I use Linux. Or, to be more specific about it, I use a GNU/Linux distribution (operating system in other words) called Linux Mint and I’ve been using it as my main OS for quite awhile now. So does my wife for that matter but this post is not about Linux Mint–it’s about Windows.
My wife and I have identical desktop computers you see and I did this on purpose. Makes it much easier to work on, update and repair if need be. What works with one is guaranteed to work in the other and all that. Both run Linux Mint and, of course, Windows or in this case, Windows 7, which is why we run Linux Mint.. Makes sense? No? Well, don’t worry about it. Suffice it to say, there’s one or two programs that only run on Windows that we absolutely need–for now that is. Who knows what another year may bring?
Anyway, to the point. If one has Windows installed on one’s hard drive, no matter whether you run a Linux distro or not, Windows must be maintained and maintained on a regular basis. Let it go for more than a month and it begins to complain mightily along with your anti-virus/firewall/Internet security suite, Java, Flash, drivers, browser…in short you’ll end up with a whole chorus of Windows software yapping at you about overdue updates. So, I make absolutely sure I visit Windows at least once a month just to keep it happy.
This time around it was only two weeks between visits. I was bug hunting a pre-release version of one of my standard programs on the Linux side of things (I am an old geek after all) and I wanted to check out the Windows version to see if it had the same problem. Now I’m used to booting into Linux Mint and, as soon as the desktop appears, firing up my standard programs like Firefox and Thunderbird and having them up and running within 3 seconds or so. The key phrase here is, “as soon as the desktop appears“. No waiting at all. As soon as it loads I’m off and running.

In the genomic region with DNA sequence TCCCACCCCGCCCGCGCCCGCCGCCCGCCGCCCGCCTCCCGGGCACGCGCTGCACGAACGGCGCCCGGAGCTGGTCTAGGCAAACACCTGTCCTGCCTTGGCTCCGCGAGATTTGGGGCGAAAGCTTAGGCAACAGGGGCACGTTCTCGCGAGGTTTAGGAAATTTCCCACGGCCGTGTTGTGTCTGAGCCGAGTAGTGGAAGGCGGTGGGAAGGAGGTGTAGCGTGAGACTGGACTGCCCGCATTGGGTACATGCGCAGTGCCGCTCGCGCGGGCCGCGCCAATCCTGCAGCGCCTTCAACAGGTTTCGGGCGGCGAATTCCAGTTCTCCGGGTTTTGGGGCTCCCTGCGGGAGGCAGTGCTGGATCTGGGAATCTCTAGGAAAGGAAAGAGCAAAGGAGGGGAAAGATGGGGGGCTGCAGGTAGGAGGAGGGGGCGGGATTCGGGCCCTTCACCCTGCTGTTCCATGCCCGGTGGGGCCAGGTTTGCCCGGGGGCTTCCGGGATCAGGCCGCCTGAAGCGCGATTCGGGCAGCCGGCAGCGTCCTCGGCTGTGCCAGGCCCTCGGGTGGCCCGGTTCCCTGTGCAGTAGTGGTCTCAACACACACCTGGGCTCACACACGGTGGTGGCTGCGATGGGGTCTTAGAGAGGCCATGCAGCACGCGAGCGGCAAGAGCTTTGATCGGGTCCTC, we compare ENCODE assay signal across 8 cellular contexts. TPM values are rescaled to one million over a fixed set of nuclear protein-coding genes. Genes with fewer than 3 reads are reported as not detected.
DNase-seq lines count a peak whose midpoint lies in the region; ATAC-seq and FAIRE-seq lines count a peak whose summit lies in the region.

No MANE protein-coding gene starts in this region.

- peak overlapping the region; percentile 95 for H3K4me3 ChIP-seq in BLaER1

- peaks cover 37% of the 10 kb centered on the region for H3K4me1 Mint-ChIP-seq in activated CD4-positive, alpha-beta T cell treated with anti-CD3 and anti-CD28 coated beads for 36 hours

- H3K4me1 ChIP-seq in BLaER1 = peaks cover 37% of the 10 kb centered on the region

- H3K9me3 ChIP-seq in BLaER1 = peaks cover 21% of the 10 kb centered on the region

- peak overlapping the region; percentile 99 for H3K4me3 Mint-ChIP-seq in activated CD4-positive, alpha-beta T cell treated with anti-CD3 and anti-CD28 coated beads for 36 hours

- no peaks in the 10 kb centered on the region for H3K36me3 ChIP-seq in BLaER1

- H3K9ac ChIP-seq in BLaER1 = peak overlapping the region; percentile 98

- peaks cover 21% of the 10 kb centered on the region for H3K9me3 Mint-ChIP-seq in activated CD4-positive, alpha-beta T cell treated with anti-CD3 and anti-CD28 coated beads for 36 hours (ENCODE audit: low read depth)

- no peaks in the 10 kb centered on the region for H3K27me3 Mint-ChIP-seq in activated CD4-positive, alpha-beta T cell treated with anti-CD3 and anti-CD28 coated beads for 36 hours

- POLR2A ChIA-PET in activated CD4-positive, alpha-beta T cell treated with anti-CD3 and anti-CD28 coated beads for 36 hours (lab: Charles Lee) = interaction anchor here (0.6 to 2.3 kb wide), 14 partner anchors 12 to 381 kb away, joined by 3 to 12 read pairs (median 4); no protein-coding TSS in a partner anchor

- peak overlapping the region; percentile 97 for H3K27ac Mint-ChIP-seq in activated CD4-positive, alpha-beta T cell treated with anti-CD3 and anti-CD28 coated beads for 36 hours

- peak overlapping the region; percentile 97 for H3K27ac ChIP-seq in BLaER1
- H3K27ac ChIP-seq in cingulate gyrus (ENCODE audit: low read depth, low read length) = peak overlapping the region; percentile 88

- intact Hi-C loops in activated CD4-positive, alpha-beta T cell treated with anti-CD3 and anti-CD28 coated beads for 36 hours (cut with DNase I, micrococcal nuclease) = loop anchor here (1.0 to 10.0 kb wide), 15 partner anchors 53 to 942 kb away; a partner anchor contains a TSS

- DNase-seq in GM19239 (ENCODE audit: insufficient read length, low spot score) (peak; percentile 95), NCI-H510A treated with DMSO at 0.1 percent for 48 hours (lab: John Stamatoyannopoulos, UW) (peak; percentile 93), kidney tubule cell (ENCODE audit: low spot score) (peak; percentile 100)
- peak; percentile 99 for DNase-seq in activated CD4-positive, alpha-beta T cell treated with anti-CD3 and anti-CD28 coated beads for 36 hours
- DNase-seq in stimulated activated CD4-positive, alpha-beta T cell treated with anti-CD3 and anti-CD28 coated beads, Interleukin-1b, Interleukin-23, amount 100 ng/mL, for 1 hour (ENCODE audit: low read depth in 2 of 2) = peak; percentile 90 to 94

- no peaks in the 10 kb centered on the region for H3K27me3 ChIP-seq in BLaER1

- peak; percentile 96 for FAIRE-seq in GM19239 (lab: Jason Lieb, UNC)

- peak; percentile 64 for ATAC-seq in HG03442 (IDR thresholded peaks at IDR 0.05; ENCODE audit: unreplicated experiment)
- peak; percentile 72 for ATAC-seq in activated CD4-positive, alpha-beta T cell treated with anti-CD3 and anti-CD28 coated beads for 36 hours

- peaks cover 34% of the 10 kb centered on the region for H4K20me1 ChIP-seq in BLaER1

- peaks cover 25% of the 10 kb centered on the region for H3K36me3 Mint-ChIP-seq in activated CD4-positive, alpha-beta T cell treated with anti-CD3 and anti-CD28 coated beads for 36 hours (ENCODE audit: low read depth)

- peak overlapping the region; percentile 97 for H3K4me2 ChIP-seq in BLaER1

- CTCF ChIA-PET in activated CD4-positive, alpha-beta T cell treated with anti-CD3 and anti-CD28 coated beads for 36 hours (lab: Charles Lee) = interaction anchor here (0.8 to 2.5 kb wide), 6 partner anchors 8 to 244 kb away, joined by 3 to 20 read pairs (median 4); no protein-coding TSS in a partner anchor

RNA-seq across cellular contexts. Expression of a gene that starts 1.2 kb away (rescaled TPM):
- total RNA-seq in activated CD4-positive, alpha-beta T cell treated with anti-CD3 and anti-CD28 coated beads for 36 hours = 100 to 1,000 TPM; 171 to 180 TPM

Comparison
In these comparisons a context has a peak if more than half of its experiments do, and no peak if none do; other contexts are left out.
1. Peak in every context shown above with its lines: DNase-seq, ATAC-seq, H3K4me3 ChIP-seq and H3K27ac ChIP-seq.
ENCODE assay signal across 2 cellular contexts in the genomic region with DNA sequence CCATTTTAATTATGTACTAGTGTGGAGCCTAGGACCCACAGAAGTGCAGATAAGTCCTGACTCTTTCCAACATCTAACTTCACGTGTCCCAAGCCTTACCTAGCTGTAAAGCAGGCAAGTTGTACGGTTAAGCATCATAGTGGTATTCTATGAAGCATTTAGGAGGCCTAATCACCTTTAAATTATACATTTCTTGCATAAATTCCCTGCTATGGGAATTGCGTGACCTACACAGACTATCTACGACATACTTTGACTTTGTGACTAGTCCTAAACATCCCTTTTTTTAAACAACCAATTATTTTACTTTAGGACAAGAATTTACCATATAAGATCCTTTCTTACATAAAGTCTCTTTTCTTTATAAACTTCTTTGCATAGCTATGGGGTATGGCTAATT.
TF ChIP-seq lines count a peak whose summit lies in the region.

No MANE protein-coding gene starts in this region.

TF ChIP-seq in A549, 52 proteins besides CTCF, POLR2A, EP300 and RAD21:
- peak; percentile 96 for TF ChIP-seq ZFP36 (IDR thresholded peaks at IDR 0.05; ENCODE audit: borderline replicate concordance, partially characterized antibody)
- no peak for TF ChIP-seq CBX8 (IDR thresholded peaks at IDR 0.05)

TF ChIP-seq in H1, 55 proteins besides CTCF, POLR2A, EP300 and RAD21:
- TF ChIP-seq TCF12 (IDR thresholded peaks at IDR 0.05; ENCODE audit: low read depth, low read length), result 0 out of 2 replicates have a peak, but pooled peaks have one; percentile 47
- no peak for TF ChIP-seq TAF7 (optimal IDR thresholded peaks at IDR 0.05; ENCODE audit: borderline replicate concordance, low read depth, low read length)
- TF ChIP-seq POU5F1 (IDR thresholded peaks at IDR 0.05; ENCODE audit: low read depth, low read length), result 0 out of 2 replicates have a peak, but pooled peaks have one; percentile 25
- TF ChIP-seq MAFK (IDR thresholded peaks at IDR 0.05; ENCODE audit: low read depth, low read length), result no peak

Now to Windows.
Booting into Windows 7 (64 bit) isn’t that much slower as compared to Linux Mint (64-bit), at least up to the login screen that is. Unfortunately, once I submit my password that’s where the speed similarity ends. Where the Linux Mint desktop appears 2 to 3 seconds later, Windows seems to have to think about it. And it’s not because of all that data in “prefetch” either since I have the equivalent feature installed in Linux Mint (preload and prelink) so there’s plenty of data that’s preloaded in both OSs. Okay, so we’re talking maybe a 5 to 7 second difference in speed difference but when you’re used to typing in your password and your desktop is up and running by the time you lift your eyes from the keyboard, those extra seconds seem like a lot.
And this is a fairly fresh load of Windows 7 by the way.
So now I have the Windows desktop in front of me and that’s great except for one thing…I can’t use it. At least not yet anyway. I have to wait while my anti-virus suite (Avast!) contacts it’s server, checks for updates, downloads updates, installs updates, let’s me know that said updates were installed and then releases the desktop for my computing pleasure. But wait, now Java wants to update…and Flash and, and Windows Update is yelling at me! Is it really the second Tuesday of the month? No? Oh, wait…it’s an out-of-band update for a zero-day exploit plus I guess I actually hadn’t booted into Windows the last second Tuesday of the month and…
Now, what did I boot into Windows for again?